OK, you already know I'm not particularly religious. Nevertheless, the Bible has quite a lot of good advice. The bit I'm talking about today is the Fourth Commandment (or the Fifth, depending on which numbering system you use).
Honor thy father and thy mother
I want you to notice something. It doesn't say to honor them if they're worthy. It doesn't say to honor them if you agree with them.
There's a Wikipedia article on this...take a few minutes to read it.
Now, you and I have always gotten along fairly well. But you've been fighting with your mother for years, and that's just wrong. You need to cooperate with her; when she tells you to do something, don't argue, just do it. If you don't see the reason for some task, you can ask her to explain...after you've finished it.
Does all this mean that you're always wrong when you disagree with your mother? No, even she can make mistakes. But she's got a lot more experience than you; if you find yourself disagreeing with her, you should consider that. I'd guess that the odds of you being right and your mother being wrong are around 1 in 50.
You're always complaining that the tasks you're given aren't your responsibility: you didn't get the bathroom dirty, so you shouldn't have to clean it; or it's not your house, so you shouldn't have to mow the lawn. And so on. No. You live in the house, and it's your responsibility to help maintain it. Some of the things you do create work that you can't do, because of your age or size. Other people create other work, and you can handle some of those chores. The work is shared around, according to each person's capacities.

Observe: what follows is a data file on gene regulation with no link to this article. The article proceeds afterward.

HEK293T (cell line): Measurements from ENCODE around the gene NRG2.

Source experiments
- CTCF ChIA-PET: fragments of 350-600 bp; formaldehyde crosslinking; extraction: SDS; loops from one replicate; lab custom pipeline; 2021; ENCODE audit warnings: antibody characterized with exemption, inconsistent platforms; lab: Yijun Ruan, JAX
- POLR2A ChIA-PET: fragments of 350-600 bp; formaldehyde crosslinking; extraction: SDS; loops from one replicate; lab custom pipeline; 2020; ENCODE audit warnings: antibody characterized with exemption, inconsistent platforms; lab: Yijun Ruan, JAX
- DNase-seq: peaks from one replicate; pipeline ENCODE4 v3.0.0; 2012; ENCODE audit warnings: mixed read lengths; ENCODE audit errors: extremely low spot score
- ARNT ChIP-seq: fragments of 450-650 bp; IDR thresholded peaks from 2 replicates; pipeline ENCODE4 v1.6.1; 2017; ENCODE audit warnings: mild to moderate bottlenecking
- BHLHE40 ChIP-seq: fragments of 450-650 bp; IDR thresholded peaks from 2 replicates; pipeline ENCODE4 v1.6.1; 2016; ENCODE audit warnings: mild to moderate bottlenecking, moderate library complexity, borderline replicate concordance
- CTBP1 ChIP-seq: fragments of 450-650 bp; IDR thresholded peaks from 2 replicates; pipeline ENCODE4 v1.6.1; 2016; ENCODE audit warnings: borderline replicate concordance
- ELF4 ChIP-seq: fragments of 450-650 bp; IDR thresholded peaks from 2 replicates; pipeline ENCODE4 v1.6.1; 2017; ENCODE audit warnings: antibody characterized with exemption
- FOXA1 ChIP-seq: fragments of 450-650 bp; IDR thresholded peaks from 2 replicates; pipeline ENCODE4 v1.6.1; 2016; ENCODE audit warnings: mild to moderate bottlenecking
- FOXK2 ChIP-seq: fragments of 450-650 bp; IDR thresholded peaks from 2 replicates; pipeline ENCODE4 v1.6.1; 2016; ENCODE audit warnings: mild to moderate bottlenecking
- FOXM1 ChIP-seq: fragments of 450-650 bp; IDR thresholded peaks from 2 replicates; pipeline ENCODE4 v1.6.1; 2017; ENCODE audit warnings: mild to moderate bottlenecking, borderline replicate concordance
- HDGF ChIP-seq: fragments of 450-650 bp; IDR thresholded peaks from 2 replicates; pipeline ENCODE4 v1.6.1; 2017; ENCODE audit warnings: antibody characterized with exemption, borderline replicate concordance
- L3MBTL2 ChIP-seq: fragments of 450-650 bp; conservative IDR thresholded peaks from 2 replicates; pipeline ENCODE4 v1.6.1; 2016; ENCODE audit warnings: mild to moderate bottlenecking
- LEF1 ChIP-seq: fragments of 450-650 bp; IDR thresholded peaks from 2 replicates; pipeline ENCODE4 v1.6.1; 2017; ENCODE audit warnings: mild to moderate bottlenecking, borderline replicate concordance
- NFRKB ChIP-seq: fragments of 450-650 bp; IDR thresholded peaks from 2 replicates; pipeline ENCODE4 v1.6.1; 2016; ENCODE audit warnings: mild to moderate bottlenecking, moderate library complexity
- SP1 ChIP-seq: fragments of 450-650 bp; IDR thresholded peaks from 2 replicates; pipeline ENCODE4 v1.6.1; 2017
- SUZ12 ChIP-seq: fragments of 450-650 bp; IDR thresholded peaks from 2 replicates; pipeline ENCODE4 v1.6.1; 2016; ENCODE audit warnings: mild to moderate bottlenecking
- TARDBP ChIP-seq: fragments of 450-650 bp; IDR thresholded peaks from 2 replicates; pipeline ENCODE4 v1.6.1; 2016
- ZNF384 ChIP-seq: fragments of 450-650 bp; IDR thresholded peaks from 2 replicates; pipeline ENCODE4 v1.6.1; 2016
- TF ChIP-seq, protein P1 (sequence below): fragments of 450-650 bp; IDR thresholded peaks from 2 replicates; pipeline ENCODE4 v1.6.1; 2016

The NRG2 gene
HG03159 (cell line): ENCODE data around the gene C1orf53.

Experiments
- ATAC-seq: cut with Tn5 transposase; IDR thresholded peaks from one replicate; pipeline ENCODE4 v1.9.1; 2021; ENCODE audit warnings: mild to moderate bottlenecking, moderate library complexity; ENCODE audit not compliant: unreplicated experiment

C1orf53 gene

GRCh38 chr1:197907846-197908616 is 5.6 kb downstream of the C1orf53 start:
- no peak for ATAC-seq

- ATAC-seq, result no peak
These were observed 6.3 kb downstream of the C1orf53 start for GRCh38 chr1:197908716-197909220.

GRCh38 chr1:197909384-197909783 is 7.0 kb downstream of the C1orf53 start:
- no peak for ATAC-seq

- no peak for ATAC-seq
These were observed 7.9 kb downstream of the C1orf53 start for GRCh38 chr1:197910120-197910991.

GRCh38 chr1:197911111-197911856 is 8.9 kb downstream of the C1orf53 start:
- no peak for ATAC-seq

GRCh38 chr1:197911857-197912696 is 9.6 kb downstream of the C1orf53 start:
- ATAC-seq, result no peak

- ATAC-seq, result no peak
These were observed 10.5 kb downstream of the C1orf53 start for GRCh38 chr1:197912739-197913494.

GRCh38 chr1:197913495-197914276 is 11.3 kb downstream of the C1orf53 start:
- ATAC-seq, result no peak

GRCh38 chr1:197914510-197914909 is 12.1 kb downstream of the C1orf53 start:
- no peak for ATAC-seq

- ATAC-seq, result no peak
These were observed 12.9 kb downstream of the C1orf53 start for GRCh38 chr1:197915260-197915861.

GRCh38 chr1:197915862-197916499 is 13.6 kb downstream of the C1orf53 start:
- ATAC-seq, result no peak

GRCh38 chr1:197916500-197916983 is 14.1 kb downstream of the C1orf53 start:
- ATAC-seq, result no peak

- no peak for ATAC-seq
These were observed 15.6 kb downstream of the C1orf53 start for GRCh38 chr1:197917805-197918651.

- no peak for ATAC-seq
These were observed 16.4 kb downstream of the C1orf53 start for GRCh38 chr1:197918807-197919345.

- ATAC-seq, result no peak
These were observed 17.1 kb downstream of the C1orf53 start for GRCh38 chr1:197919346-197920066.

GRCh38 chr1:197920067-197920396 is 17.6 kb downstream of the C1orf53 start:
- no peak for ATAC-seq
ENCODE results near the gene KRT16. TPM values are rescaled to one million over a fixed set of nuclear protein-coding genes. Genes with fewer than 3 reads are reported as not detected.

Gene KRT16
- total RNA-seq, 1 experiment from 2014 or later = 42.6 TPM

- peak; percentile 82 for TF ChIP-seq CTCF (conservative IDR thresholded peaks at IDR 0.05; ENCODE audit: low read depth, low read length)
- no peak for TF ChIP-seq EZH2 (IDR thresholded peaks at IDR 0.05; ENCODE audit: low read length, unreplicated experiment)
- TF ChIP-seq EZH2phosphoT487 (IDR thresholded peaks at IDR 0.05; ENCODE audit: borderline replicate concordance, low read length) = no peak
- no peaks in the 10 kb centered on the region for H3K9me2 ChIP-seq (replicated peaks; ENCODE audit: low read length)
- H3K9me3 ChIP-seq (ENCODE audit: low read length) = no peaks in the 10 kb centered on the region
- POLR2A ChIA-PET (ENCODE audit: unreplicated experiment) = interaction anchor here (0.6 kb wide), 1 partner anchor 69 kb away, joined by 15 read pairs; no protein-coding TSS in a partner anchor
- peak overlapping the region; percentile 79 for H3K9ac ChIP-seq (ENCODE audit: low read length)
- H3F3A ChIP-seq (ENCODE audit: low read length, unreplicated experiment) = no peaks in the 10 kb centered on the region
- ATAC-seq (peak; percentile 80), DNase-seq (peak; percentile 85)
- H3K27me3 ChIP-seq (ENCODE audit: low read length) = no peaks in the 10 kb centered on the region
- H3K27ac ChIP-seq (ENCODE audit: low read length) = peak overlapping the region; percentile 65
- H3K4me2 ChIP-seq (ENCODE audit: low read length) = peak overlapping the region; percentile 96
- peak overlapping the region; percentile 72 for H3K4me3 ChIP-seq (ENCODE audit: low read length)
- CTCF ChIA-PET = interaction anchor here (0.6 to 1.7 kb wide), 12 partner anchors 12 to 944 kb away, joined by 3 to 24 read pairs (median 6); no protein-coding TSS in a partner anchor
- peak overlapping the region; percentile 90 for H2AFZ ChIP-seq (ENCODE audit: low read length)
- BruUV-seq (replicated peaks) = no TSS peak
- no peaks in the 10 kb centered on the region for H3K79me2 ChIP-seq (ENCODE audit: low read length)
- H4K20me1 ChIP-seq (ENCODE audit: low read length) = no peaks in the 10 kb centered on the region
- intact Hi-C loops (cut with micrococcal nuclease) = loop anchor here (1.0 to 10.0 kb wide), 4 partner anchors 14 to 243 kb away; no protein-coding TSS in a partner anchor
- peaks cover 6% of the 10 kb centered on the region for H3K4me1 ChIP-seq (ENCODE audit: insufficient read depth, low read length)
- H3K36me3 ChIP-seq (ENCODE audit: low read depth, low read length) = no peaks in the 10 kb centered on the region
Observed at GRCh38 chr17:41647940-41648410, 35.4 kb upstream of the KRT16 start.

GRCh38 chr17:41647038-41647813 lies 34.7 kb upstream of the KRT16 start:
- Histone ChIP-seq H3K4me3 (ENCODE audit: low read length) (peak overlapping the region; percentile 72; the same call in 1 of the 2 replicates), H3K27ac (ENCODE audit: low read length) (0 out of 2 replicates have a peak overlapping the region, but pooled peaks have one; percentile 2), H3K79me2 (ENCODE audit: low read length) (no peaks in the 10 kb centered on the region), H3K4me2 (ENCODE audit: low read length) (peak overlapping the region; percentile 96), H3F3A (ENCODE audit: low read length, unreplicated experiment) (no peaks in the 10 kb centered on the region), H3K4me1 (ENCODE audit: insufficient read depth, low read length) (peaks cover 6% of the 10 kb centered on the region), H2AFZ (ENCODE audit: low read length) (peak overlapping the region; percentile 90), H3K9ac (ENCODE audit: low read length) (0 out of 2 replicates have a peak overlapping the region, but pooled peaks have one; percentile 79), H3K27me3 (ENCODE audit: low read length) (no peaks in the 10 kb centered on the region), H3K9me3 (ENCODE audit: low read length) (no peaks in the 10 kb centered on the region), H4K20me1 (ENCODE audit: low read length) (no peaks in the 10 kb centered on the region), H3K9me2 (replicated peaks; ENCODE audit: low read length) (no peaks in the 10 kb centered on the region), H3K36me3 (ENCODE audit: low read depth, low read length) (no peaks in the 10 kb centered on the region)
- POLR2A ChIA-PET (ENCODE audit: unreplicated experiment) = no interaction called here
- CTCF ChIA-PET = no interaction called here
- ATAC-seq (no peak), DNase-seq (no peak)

On a related note, I find your revulsion at cleaning the bathroom amusing. When I was a little kid, my parents and I lived on a farm. Farms (most of them) have animals, and it's necessary from time to time to clean up after them. As a teenager, I literally stood in six inches of accumulated cow poop (wearing rubber boots, of course) and shoveled the stuff into a wagon so Dad could drive it out into the fields and spread it around as fertilizer. I've done a similar job cleaning out a chicken coop, when I was six years old. (Chicken waste is nastier, by the way.)
Pulling on a pair of rubber gloves and scrubbing the bathroom floor is nothing, compared to that.